Coming Up Blank

A short post today–shut up, stop cheering–but writers sometimes come up blank. That’s fine, if you’re just writing for fun, but what if you’re on a deadline? What do you do?

Sometimes I play some Solitaire or Mahjongg matching, but that’s if I have considerable time to let my subconscious mosey around like that kid in The Family Circus until it brings me back what I sent it to fetch. Sometimes, like during NaNoWriMo ~waving to campers who are at Camp NaNo this month~ I don’t have that luxury.

When that happens, you just have to tie a knot and go on. If you’re sprinting through a project, there’s not a thing in the world wrong with just writing a stream-of-consciousness outline of what, generally, you want to happen in a story. My friend and fellow Southern Indiana Writers Group member T. Lee Harris does this to brilliant effect. Once you’ve brainstormed the general skeleton of the project, you can go back and flesh it out.

Of course, this is The Kiss Of Death to writers who write to find out what they’re going to say. Once they’ve written the bones of the story, all the fun is gone and the project is over.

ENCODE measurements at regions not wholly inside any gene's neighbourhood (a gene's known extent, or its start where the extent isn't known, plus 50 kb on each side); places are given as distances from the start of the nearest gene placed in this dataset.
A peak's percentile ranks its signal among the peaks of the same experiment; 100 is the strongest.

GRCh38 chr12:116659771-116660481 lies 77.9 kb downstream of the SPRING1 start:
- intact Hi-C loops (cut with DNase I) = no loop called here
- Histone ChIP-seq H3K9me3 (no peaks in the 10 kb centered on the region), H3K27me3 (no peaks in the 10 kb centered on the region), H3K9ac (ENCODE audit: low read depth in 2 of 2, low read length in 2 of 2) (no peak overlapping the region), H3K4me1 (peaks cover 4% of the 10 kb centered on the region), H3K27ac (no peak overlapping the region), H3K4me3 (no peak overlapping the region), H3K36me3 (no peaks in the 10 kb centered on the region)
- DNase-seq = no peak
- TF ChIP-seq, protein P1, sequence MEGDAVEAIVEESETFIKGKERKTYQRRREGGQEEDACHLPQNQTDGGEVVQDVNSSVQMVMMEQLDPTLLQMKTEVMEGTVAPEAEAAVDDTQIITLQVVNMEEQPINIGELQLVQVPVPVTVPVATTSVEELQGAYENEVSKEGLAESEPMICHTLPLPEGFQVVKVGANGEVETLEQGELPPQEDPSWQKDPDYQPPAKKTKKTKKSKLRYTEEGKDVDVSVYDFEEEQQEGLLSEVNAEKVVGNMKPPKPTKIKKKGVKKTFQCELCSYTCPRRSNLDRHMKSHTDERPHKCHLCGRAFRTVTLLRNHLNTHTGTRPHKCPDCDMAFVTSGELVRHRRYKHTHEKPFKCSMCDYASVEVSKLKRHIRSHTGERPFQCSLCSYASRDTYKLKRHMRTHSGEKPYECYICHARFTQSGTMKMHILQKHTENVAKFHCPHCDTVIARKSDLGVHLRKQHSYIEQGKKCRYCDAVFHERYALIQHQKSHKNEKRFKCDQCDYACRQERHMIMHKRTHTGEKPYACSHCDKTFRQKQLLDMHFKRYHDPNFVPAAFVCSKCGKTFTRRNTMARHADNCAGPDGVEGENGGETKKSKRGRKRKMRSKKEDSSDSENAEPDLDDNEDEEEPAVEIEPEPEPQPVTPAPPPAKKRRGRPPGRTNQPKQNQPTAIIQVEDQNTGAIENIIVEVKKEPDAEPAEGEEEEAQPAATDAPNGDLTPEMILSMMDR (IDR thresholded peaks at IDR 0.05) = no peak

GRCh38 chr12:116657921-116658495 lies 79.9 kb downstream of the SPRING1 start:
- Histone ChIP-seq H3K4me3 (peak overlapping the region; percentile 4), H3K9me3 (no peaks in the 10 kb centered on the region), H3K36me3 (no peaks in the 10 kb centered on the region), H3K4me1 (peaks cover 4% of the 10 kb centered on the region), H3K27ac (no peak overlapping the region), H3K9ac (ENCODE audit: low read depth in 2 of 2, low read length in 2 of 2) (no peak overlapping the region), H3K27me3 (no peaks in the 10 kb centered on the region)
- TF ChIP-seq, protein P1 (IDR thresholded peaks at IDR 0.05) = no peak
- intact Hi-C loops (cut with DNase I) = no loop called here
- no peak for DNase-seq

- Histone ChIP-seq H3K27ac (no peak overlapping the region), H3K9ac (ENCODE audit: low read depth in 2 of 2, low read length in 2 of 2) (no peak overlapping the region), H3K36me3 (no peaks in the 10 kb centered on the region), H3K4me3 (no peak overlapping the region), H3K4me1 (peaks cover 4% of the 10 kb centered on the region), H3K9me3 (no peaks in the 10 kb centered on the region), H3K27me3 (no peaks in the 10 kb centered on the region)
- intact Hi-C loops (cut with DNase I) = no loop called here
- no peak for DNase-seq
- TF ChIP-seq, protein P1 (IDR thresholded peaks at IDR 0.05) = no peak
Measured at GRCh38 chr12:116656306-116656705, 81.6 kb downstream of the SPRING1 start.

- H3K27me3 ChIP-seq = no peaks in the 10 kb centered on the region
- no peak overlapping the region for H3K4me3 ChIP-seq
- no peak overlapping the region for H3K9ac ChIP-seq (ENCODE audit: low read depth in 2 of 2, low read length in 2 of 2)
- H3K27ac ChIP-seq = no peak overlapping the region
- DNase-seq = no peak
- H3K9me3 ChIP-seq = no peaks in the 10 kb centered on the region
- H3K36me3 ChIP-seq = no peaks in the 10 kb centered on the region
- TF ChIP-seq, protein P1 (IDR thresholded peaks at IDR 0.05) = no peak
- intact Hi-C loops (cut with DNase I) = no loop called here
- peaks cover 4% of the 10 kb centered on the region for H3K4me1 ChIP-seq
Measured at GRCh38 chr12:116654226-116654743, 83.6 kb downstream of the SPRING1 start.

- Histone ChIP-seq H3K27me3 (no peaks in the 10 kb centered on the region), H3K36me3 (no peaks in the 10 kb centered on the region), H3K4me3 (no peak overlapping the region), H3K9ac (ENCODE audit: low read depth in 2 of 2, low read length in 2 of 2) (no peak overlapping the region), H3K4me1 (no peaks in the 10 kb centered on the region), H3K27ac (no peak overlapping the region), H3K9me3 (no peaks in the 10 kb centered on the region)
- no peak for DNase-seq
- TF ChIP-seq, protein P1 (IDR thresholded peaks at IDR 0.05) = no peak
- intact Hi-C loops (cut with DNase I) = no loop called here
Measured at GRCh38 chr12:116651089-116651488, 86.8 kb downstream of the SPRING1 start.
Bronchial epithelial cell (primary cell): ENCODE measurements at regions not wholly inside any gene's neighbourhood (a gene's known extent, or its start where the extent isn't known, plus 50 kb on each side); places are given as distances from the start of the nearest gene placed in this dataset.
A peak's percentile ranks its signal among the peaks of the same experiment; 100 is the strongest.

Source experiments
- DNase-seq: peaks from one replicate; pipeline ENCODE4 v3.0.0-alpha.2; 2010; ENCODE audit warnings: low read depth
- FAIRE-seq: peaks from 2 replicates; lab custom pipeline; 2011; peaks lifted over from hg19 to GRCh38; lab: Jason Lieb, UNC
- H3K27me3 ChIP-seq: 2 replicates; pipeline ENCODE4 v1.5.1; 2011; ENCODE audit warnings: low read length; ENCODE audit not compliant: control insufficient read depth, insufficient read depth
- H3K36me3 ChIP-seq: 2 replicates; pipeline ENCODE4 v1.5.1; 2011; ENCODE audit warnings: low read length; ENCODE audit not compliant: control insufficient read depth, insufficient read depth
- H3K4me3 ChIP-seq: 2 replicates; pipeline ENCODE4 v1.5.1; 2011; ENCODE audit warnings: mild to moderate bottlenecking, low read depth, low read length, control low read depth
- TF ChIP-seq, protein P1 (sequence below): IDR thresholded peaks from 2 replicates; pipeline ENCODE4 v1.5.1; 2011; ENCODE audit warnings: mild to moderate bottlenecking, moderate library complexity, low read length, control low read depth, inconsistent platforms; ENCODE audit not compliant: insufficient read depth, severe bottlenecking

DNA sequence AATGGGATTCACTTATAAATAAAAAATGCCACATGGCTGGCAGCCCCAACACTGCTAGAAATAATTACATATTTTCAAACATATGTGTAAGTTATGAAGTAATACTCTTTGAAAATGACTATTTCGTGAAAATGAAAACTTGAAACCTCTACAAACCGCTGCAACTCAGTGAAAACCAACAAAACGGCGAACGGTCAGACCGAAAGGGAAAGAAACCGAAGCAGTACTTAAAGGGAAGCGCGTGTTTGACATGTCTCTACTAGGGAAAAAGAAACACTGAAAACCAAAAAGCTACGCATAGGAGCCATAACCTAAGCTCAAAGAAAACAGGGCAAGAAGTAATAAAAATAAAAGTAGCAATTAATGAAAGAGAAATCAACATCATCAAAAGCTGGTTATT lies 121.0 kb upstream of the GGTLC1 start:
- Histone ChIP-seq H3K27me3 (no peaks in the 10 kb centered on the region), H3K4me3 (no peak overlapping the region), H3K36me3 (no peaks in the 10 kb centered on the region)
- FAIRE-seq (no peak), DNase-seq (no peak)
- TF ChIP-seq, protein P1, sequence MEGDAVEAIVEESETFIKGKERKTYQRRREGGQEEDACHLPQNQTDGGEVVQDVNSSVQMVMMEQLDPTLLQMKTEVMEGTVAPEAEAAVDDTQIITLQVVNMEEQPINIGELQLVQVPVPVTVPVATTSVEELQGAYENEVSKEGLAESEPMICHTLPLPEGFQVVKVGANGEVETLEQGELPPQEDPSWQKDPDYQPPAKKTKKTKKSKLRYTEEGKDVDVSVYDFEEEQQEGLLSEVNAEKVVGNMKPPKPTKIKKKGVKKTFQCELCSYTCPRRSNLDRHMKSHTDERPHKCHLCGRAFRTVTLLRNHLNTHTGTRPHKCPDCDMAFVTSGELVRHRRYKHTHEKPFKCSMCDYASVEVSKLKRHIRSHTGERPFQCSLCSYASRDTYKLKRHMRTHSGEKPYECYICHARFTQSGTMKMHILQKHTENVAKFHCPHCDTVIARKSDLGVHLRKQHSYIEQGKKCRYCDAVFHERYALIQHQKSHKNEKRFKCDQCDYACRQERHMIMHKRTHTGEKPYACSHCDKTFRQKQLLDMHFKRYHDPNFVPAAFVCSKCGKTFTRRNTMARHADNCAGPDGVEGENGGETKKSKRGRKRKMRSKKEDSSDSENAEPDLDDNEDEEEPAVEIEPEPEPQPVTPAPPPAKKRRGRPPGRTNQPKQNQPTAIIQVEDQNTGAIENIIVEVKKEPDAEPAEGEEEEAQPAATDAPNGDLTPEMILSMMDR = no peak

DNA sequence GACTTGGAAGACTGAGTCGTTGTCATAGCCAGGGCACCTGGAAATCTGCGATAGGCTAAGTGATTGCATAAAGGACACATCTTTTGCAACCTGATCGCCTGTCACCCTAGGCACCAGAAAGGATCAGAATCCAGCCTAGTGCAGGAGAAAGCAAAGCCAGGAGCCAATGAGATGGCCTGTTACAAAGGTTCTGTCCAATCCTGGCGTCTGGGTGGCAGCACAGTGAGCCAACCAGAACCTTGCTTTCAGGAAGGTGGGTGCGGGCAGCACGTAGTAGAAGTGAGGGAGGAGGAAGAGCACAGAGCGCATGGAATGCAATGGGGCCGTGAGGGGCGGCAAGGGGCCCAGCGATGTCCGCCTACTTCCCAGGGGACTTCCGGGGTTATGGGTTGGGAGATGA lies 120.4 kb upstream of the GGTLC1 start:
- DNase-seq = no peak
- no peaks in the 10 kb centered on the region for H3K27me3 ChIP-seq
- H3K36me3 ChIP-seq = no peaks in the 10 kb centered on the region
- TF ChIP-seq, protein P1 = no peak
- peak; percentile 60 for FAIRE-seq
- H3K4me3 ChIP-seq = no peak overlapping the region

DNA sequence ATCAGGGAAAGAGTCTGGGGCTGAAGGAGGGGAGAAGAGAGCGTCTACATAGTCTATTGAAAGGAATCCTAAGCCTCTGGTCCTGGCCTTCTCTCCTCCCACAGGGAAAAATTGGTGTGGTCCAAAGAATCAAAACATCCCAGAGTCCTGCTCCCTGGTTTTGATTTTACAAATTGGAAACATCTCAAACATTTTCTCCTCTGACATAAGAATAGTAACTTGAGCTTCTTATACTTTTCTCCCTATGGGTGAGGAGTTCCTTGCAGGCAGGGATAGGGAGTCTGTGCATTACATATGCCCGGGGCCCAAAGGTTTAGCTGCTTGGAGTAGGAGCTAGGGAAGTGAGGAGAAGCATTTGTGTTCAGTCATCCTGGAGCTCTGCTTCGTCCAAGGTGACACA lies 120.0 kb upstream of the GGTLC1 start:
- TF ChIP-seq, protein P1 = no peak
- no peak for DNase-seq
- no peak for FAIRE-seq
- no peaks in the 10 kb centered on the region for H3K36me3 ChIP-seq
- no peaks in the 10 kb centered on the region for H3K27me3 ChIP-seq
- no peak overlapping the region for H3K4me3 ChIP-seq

People like that, or people who, like me, have no idea where to start on a project, have to just dive, as I wrote about Monday.

That’s what I did today, and the post turned out to be longer than I expected. Sorry about that.

WRITING PROMPT: How does your main character approach a project, writing or other? Is he or she a careful planner or a diver?



I was born in Louisville, Kentucky, but now live in the woods in southern Indiana. Though I only write fiction, I love to read non-fiction. The more I learn about this world, the more fantastic I see it is.

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